To further improve the performance of the technique, also for allowing possible distinction between species and sexes, the two counting systems and a commercial mosquito trap (Biogents, Regensburg, Germany) are connected in series, as shown in Fig. 6. Such a combined system has advantages in the operation, since it does not only improve the accuracy in mosquito identification and counting, but it can also determine whether the mosquito is actually captured by the trap using time correlation. After a mosquito is recorded by the scattering system, if it continues to fly downwards, it will be recorded by the shadowing counting system, finally to arrive trapped at the lowest part, where a suction fan is installed. Being installed below the scattering counting system, the shading system has a time delay relative to the first system. However, there is a problem with the commercial trap in our application. High-speed fans can easily attract mosquitoes into the trap, but mosquitoes then pass the detection area quickly. If the wing-beat signal is obtained by lowering the wind speed, the frequency determination becomes more accurate, but the mosquito will easily escape from the trap and reduce the accuracy of counting. We installed a funnel-like device above the fan to reduce the wind speed in the detection area, as shown in Fig. 6a. This method not only results in good wing-beat signal from the mosquito but also prevents the mosquitoes from escaping once they enter the trap. However, this method still has a drawback, since mosquitoes entering the trap are fewer and mosquitoes may pass through the counting system more than once. Thus, a compromise must be found. The five amplified output signals of the two counting systems (the scattering system has one signal output, and the shading system has four signal outputs) are collected by a data acquisition card (N6211, National Instruments, USA).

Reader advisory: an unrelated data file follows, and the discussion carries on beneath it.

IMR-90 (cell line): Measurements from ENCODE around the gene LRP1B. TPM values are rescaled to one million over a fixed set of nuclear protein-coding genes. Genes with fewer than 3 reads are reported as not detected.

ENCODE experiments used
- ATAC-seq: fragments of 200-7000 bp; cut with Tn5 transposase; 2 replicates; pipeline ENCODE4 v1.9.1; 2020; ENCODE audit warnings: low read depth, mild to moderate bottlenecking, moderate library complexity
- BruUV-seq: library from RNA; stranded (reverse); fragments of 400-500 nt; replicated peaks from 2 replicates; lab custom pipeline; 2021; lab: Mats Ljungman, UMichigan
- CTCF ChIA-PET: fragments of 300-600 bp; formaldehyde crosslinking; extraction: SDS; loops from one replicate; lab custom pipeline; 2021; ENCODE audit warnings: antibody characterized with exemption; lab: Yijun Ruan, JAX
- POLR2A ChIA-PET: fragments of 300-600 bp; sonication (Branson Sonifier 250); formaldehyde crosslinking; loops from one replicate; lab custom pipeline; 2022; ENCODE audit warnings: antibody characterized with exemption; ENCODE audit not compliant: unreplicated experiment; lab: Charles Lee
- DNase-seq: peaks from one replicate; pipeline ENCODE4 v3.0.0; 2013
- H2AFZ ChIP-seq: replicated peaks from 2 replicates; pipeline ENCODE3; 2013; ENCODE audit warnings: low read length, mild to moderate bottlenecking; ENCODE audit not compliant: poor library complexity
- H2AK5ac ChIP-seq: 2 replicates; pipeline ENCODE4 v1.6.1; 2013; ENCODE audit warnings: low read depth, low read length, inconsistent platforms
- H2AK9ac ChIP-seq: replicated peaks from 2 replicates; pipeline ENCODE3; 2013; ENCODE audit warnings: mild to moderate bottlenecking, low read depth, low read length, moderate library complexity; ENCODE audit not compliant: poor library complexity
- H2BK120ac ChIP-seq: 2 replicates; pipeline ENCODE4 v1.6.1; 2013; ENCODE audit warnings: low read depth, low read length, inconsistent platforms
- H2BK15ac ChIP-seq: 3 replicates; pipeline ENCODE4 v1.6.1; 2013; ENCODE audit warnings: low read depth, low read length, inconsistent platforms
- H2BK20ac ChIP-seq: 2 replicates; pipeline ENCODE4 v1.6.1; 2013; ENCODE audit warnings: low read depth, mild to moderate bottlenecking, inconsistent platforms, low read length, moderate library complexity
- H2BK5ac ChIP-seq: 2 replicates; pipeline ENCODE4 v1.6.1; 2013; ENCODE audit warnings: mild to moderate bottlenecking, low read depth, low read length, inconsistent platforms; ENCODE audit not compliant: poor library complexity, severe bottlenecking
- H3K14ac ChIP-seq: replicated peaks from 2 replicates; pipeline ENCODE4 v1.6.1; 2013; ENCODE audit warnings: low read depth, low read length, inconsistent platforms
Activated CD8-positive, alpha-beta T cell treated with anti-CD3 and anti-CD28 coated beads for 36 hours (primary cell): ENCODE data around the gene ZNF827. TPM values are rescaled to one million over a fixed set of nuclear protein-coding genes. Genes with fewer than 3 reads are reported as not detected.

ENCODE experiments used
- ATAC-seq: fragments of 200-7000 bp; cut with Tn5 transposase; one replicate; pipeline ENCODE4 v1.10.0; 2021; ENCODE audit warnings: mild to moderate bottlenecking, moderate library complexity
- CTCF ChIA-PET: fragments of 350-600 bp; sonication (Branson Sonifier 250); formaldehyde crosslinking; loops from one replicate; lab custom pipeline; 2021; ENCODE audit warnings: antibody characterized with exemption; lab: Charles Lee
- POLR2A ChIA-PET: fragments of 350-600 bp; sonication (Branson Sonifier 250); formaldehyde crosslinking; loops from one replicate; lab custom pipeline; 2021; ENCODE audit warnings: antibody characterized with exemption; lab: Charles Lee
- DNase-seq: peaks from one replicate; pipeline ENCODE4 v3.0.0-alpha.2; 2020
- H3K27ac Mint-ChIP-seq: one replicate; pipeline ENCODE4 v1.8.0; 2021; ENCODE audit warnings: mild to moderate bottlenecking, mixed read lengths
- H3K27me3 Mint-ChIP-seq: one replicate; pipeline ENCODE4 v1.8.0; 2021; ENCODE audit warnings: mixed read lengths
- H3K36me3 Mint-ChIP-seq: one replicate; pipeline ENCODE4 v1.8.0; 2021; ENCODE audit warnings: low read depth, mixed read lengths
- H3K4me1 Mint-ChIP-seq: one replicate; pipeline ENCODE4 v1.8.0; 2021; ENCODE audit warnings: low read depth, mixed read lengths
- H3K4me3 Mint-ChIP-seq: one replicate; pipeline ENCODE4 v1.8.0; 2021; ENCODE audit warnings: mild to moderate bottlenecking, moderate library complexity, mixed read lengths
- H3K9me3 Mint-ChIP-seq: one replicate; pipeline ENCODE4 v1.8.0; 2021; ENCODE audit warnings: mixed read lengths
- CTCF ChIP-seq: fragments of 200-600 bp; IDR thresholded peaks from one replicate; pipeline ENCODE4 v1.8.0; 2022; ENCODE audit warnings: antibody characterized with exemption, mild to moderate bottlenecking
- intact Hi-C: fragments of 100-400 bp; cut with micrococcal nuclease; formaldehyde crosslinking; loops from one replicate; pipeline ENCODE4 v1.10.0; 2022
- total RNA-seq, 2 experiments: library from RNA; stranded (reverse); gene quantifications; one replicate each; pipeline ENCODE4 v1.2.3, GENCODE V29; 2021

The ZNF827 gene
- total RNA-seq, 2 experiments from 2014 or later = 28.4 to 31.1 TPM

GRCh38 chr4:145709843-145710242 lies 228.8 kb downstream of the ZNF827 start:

Fig. 6